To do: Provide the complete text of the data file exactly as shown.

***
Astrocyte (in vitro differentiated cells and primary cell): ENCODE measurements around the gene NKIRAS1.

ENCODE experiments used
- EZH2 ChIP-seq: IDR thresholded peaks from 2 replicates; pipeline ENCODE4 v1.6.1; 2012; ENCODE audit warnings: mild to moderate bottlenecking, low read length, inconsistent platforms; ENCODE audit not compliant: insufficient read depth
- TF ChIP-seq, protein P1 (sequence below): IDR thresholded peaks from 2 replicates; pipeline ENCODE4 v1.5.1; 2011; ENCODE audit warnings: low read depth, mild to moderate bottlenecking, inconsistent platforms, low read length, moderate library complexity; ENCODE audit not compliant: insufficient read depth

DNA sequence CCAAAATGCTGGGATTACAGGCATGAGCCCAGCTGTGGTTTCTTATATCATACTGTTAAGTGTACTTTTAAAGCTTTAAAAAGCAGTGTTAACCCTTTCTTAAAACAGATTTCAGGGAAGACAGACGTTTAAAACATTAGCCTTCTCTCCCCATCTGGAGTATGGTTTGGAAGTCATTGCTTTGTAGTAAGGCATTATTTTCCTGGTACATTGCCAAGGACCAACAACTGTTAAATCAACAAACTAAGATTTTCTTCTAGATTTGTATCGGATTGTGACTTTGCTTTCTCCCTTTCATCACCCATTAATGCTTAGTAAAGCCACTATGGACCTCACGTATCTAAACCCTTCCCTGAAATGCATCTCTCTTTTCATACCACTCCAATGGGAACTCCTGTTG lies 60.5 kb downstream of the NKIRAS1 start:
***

Astrocyte (in vitro differentiated cells and primary cell): ENCODE measurements around the gene NKIRAS1.

ENCODE experiments used
- EZH2 ChIP-seq: IDR thresholded peaks from 2 replicates; pipeline ENCODE4 v1.6.1; 2012; ENCODE audit warnings: mild to moderate bottlenecking, low read length, inconsistent platforms; ENCODE audit not compliant: insufficient read depth
- TF ChIP-seq, protein P1 (sequence below): IDR thresholded peaks from 2 replicates; pipeline ENCODE4 v1.5.1; 2011; ENCODE audit warnings: low read depth, mild to moderate bottlenecking, inconsistent platforms, low read length, moderate library complexity; ENCODE audit not compliant: insufficient read depth

DNA sequence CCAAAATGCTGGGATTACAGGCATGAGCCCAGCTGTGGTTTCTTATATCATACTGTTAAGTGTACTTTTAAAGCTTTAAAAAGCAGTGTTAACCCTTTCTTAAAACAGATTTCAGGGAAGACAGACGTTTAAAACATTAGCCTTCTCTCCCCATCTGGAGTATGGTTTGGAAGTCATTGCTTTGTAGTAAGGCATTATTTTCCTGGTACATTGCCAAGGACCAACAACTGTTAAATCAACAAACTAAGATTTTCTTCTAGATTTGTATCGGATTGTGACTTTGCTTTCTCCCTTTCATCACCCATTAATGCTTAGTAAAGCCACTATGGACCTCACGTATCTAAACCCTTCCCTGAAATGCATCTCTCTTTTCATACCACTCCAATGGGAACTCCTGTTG lies 60.5 kb downstream of the NKIRAS1 start: